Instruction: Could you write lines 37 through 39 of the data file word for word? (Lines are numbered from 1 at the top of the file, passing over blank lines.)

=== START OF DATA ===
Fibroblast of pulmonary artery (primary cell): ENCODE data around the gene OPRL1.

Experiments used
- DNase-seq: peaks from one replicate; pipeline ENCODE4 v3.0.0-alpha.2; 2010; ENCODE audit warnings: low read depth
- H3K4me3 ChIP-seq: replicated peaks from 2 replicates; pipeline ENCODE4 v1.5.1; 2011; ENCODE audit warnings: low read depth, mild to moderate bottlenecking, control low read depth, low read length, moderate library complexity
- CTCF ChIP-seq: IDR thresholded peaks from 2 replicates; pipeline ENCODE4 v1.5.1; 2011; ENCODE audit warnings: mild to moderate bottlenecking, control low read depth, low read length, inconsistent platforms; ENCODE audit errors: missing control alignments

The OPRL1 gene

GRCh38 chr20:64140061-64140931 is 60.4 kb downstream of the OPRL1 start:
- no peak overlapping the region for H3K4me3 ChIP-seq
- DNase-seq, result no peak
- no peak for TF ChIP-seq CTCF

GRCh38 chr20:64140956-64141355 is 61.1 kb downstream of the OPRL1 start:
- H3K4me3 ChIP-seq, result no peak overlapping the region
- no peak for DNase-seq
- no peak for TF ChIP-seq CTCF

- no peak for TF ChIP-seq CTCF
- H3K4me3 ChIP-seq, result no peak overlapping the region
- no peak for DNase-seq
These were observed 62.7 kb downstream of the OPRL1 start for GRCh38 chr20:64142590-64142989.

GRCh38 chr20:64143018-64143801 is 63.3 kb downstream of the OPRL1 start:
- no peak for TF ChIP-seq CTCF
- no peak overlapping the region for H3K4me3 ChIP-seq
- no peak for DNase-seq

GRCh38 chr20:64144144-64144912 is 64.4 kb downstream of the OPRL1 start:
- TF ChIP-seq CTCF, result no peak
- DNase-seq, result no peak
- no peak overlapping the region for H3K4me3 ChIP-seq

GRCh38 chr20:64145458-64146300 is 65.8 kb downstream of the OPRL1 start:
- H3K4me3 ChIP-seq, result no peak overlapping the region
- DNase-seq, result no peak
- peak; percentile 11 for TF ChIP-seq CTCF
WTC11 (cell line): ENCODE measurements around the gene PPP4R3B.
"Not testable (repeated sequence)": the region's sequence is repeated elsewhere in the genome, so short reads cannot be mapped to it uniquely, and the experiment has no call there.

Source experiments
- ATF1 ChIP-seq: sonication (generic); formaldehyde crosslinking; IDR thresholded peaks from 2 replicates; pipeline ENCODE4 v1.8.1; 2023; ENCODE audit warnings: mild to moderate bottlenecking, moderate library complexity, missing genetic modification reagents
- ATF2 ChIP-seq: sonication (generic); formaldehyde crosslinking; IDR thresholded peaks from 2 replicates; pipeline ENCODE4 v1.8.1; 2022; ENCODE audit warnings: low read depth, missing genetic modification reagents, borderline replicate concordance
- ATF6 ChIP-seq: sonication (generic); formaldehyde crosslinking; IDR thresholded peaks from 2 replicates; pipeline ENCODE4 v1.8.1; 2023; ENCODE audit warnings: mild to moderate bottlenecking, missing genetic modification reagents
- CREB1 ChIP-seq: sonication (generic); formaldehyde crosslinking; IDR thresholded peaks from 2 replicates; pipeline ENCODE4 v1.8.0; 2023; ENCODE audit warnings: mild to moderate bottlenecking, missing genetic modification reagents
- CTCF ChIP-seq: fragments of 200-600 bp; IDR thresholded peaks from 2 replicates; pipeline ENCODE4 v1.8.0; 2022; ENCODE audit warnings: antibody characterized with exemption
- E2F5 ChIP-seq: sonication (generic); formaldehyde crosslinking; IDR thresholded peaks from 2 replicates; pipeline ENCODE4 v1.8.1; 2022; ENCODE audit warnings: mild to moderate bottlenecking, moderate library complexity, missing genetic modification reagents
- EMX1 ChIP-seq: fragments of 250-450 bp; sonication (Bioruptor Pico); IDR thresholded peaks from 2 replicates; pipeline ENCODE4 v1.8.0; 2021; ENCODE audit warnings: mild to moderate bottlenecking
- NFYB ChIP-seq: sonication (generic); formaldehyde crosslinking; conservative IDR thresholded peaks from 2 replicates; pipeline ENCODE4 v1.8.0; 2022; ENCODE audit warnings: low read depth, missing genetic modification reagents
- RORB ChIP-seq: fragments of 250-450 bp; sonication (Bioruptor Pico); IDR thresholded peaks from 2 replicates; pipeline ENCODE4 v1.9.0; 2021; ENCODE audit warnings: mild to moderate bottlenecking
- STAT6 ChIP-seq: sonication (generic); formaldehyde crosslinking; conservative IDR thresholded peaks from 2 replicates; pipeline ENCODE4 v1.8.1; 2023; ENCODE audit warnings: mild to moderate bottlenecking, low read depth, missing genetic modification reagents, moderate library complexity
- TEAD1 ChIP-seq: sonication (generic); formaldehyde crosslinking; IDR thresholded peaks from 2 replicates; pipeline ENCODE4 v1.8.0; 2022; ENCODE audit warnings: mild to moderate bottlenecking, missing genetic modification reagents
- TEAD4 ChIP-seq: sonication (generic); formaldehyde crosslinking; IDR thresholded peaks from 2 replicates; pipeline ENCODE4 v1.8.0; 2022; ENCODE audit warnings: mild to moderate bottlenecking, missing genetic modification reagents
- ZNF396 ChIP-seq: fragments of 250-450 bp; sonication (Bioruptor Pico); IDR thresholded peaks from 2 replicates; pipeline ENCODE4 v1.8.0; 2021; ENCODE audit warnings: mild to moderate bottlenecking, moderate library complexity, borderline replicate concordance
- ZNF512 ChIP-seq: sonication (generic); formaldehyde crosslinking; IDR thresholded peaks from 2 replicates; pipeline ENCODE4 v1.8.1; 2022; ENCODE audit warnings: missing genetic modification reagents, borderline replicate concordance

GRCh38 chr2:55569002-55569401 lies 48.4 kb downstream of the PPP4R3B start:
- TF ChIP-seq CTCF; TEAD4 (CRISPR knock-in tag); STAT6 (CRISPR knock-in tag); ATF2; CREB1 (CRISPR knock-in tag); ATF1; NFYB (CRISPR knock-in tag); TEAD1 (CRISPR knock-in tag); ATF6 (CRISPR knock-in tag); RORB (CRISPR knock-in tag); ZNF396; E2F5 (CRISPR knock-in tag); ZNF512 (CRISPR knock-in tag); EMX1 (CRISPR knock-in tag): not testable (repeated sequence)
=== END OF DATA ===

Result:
- CREB1 ChIP-seq: sonication (generic); formaldehyde crosslinking; IDR thresholded peaks from 2 replicates; pipeline ENCODE4 v1.8.0; 2023; ENCODE audit warnings: mild to moderate bottlenecking, missing genetic modification reagents
- CTCF ChIP-seq: fragments of 200-600 bp; IDR thresholded peaks from 2 replicates; pipeline ENCODE4 v1.8.0; 2022; ENCODE audit warnings: antibody characterized with exemption
- E2F5 ChIP-seq: sonication (generic); formaldehyde crosslinking; IDR thresholded peaks from 2 replicates; pipeline ENCODE4 v1.8.1; 2022; ENCODE audit warnings: mild to moderate bottlenecking, moderate library complexity, missing genetic modification reagents